This is on the list of food to prepare for the weekend: a warm bowl of soup LOADED with vegetables and lean, smoky chunks of tender turkey breast. Serve this with fresh, crusty bread and butter. Our recipe is such a quick one that you could easily whip up a batch of this smoky turkey soup for a weeknight meal. The beans and turkey make it filling and the fennel adds mild, pleasant flavor. If you’ve hesitated to cook with fennel, this is a good recipe to give it a first try… you’ll likely be using it more often after you taste this!
Prep Time: 15 minutes
Cook Time: 45 minutes
Serves 8 (or 4 very hungry people)
We’re getting out our warm, cozy Midwestern comfort food recipes for fall… and we’ve got LOTS, so expect more of them as the cold hits! This is a recipe straight from Darlene Nueske, Bob’s wife, and her two sisters. We had this dish in our recipe book long before the recent Cauliflower Renaissance of the past few winter seasons. Whether it’s due to the carbohydrate reduction craze or just because of a growing general interest in incorporating more vegetables into our diets, people are warming up to cauliflower as nutritious carb substitute. This recipe sure proves that it’s a meal-worthy vegetable!
It’s nearing the end of summer up here and this means the end of Midwestern grilling season. The lower part of the country probably gets to hang on to the warm weather for a while, but in Wisconsin, we’ll be packing up the sunscreen and lawn chairs pretty quickly. We’re guessing that you’ve probably seen images of hardened tailgating Northwoods Packer fans. We hunker down in our green and gold, tending our grills in the drifting snow, wearing aprons and stocking caps at the same time. Understand that when we say “the end of grilling season”, what we mean is that we can no longer wear shorts while we cook out of doors, but we won’t let it stop us from preparing Wisconsin specialties on our grills on any day of the year.
At first glance, this recipe might look like a winter vegetable dish, but it’s very fresh with lots of bright flavors, and if you serve it cold, it would make an excellent summer picnic or potluck dish, just make sure you double the recipe if you’re serving a bigger crowd. Plus, it’s almost time to start picking those green beans out in the garden, at least if you’re in our Midwestern neck of the woods.
BLT season is almost upon us. The farmer’s markets up here in Wisconsin are starting to open and soon the market tables will be full of produce in addition to the pre-garden season tables laden with jars of local honey, last season’s salsa or pickles, and pure, golden maple syrup. Soon there will be more zucchini than any one cook can handle, golden and deep purple beets, small creamy potatoes, tall bundles of dill, and then… the reds and yellows of REAL tomatoes. Nothing you can buy at the store, no matter what the season, ever compares to tomatoes like this. Tomatoes from the garden. Tomatoes that smell like leaves of the plant they came from – you know what we mean if you’ve ever brushed up against or crushed a tomato plant leaf. There is NOTHING like it. In a state that has such an abbreviated growing season, we wait all year for this round, juicy bounty.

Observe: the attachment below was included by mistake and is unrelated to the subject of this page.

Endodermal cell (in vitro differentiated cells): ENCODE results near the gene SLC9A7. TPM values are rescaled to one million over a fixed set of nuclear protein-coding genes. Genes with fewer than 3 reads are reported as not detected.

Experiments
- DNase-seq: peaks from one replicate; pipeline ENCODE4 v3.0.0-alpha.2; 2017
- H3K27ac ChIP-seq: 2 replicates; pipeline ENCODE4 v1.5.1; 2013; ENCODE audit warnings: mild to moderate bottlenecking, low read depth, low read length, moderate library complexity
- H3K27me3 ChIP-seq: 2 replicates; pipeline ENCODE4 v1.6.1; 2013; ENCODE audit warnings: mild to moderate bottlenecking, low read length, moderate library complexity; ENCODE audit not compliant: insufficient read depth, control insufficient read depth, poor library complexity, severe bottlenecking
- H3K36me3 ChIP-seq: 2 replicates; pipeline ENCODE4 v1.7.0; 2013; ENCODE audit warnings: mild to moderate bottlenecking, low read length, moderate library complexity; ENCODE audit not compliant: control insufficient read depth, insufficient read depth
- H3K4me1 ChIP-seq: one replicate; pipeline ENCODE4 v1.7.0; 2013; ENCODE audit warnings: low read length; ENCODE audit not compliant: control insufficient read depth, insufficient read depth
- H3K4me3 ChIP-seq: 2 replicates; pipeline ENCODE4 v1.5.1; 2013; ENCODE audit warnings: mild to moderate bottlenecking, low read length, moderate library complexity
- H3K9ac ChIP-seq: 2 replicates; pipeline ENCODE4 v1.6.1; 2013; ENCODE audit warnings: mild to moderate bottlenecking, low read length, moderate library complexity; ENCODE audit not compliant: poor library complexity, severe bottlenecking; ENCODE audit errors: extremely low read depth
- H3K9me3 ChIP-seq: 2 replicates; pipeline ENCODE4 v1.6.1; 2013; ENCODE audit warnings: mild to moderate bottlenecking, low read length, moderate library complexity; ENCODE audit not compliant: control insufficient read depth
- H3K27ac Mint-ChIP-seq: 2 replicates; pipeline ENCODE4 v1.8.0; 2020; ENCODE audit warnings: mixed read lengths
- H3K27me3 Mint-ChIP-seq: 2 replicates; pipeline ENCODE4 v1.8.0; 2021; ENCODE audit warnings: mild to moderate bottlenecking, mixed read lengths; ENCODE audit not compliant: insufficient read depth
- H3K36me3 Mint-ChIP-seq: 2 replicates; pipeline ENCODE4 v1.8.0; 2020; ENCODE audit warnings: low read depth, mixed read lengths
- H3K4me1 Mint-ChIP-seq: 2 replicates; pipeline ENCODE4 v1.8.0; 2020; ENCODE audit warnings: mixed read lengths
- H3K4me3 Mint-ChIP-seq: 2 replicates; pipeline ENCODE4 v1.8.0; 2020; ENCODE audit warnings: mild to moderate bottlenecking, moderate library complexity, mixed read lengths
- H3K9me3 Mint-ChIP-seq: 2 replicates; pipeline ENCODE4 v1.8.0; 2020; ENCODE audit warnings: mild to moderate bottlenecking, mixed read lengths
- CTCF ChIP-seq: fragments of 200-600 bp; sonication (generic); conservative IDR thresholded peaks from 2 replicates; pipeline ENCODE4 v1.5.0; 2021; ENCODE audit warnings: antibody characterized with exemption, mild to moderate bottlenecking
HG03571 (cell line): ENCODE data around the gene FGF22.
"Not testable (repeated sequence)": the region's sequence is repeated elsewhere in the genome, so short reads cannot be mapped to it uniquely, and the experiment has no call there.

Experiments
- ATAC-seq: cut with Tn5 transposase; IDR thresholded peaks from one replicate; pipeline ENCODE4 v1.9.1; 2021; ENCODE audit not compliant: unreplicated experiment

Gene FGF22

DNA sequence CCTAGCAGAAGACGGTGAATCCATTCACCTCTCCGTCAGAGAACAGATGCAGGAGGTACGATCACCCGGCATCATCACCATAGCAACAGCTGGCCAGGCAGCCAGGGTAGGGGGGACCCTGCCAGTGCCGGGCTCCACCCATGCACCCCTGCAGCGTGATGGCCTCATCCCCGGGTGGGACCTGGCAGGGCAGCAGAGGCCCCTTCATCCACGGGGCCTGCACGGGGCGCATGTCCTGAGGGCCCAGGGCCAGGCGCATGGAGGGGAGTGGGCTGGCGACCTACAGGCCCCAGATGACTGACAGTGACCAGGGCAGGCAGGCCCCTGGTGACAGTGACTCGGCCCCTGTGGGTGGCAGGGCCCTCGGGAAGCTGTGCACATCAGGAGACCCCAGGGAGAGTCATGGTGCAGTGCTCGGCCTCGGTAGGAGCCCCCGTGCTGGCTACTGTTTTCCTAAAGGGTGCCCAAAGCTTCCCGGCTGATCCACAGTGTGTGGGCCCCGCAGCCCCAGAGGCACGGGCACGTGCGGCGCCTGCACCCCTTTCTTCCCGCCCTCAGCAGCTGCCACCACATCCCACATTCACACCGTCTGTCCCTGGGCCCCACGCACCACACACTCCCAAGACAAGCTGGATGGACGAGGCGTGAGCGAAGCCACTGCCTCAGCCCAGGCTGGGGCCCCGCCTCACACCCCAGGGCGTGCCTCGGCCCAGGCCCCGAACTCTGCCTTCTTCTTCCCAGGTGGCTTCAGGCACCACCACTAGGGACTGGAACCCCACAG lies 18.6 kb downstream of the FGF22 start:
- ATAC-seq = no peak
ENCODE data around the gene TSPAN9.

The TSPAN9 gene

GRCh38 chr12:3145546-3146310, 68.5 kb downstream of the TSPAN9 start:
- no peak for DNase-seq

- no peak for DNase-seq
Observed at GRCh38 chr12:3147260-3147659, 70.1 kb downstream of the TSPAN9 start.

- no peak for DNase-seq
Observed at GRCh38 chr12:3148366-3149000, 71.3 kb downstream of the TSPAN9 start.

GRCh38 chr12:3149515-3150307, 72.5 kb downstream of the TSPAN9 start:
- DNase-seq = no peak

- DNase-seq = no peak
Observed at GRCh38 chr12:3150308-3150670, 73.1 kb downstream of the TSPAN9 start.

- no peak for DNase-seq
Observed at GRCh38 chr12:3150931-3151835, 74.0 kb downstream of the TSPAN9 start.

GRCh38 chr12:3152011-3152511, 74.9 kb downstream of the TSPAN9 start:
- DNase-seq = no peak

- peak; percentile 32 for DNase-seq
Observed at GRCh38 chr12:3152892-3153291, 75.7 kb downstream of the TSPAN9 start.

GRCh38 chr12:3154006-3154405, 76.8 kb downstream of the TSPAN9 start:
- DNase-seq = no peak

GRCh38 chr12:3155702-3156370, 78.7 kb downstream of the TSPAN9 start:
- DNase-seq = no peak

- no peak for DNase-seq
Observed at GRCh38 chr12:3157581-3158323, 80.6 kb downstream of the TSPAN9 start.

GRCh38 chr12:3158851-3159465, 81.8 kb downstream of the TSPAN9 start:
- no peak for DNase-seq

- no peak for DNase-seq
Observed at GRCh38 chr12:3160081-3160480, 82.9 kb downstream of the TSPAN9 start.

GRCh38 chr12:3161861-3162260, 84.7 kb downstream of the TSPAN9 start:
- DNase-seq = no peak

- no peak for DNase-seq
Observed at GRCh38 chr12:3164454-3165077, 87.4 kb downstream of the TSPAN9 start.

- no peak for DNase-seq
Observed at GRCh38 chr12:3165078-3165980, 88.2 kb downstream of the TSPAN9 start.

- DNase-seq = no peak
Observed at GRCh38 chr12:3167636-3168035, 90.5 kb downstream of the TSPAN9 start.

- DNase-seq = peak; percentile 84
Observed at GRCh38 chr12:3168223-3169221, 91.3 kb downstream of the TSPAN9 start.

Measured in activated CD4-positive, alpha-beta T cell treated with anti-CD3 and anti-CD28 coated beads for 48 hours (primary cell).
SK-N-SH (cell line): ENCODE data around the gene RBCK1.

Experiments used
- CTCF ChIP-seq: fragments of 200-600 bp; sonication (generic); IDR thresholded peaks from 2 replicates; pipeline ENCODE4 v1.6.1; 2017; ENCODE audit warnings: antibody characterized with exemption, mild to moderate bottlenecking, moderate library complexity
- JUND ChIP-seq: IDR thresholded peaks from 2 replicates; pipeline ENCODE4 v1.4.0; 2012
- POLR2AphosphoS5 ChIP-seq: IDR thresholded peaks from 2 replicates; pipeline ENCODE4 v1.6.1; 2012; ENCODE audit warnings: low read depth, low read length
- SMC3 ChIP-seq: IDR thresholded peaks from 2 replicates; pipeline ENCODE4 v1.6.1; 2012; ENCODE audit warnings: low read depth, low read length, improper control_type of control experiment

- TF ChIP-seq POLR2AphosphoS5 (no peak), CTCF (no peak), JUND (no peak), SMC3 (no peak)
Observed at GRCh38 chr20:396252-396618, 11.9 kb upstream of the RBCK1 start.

Another Baconfest Chicago has come and gone and let us tell you: BFC 2014 – the sixth annual – was the biggest and best Baconfest we’ve ever seen – and we’ve seen our fair share of pork parties. Three sessions comprised of over 170 of Chicago’s best restaurants competing for the coveted Golden Rasher award and serving up dishes ranging from crispy Bacon Tacos and warm Bacon Griddle Cakes to Bacon-Laced Risotto and a variety of Bacon-Infused Cocktails, there was a bacon-serenading barbershop quartet, porky costume contests, and even a spot of porcine poetry. Nueske’s was proud to supply nearly 7,800 pounds of our deeply smoky bacon to the chefs and partners of Baconfest Chicago this year.
One of the Baconfest special features nearest our heart is the Nueske’s Amateur Bacon Cookoff, featuring recipes created by individuals who are not culinary professionals. Each year, we’ve been impressed with the quantity and quality of recipes entered in the cookoff and the skill and care with which these amateur cooks create their recipes. The quantity and quality of recipes entered in the 2014 Cookoff was the most impressive that we’ve seen, to date. The level of creativity and skill surpassed what we expected from any group of non-professional cooks, even from the talented populace of Chicago.